Date of Award

Spring 2-28-2019

Document Type

Dissertation

Degree Name

Doctor of Philosophy (PhD)

First Advisor

Christoffer Heckman

Second Advisor

Nicolaus Correll

Third Advisor

Bradley Hayes

Fourth Advisor

Nisar Ahmed

Fifth Advisor

Mark Rentschler

Abstract

Robust long term autonomy represents one of the most important targets for advancing robotic applications in the next 10 to 15 years, particularly because of the the advances in the socalled Classical Age of Simultaneous Localization and Mapping (SLAM) which place us in the age of Robust-Perception. Creating algorithms which allow robots to operate for years, unsupervised, in any environment is key step in the direction of true autonomy. This thesis presents a suite of algorithms to help enable robust long term autonomy, specifically robustness to a robot’s calibration parameters (internal knowledge the robot must possess in order operate) and to the environment the robot is situated in. Starting from the fundamentals of SLAM, the now de facto formulation is presented as a segue into self-calibration - the task of estimating calibration parameters such as the camera position on the robot. The following extensions are then developed: (i) an approach to treat slowly varying quantities, such as the position of a sensor drifting over years of operation, (ii) an algorithm which allows a robot to learn what movements it needs to perform in order to know its calibration parameters - using a reinforcement learning framework for self-calibration and (iii) all the insight from previous research is used to create a real-time self-calibration system which is capable of dealing with drift, unobservable parameters - for example when the robot is constrained to planar movement - and an information theoretic based segment selection mechanism which only choses “informative” segments of the trajectory in order to reduce computation time. However robustness is not only in regards to internal parameters such as a robot’s sensor position - the environment the robot operates in is dynamic - dealing with that environment is the final contribution, where an online probabilistic approximate joint feature persistence model is presented to determine which parts of the world are changing.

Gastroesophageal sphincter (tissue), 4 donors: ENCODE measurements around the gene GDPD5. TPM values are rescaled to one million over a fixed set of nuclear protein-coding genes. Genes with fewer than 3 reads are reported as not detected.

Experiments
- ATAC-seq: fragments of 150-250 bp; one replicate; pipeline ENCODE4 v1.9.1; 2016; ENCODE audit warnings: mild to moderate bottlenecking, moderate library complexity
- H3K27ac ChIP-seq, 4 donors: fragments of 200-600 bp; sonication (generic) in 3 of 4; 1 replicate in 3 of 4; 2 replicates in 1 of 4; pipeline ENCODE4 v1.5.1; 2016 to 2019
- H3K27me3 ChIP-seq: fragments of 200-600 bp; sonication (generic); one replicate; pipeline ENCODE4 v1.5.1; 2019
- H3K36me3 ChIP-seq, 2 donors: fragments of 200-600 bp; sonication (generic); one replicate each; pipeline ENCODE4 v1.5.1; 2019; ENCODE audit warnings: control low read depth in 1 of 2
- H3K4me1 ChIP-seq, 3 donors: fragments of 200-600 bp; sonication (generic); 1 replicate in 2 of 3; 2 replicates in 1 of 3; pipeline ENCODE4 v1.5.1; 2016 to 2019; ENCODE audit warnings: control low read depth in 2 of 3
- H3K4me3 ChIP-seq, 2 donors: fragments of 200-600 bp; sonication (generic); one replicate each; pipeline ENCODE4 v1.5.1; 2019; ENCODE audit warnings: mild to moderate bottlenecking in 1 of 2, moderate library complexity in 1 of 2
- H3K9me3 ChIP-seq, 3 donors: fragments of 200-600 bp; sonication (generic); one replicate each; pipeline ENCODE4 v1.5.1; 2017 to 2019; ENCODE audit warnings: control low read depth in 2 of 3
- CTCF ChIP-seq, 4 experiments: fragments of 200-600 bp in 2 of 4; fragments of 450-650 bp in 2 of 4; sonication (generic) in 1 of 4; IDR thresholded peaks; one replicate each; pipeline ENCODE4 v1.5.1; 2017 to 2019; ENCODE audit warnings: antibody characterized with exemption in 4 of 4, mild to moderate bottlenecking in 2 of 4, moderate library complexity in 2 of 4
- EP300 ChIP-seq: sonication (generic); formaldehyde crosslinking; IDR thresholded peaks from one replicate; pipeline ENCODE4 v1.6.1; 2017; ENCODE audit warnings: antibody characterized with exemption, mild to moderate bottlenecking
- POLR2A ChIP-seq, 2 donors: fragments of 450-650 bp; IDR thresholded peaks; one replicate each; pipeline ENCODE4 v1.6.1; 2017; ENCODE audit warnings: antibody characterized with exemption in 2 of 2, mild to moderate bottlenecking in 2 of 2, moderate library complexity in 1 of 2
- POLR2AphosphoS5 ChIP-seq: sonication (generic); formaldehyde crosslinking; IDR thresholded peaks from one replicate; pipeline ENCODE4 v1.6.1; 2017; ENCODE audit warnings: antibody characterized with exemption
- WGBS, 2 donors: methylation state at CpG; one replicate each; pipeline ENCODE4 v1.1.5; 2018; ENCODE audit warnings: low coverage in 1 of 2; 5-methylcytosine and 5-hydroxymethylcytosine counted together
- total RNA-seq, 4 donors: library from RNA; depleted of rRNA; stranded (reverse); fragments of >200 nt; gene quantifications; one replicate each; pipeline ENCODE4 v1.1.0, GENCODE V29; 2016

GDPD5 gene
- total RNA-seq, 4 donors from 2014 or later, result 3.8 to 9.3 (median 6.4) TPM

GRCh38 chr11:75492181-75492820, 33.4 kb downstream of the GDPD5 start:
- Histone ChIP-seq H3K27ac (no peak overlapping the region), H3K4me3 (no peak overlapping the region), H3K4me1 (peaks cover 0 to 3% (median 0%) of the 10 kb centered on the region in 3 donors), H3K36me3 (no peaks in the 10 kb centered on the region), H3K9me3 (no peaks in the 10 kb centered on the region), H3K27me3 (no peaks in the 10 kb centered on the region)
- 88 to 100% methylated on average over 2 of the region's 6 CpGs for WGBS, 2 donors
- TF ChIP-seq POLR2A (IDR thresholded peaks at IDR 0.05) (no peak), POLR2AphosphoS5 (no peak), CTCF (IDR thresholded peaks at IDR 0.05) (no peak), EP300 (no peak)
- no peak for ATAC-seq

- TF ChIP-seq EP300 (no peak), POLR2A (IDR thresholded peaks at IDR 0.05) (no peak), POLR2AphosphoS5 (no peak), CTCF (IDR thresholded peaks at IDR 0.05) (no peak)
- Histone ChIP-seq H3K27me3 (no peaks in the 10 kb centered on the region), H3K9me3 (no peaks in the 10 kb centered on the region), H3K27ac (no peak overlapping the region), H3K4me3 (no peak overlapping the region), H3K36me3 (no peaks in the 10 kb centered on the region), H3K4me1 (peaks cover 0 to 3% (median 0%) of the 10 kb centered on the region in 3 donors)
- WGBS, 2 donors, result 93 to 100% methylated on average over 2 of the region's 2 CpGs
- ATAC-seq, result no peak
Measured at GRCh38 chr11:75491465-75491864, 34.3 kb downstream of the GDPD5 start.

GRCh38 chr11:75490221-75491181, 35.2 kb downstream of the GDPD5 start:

Available for download on Sunday, October 10, 2021

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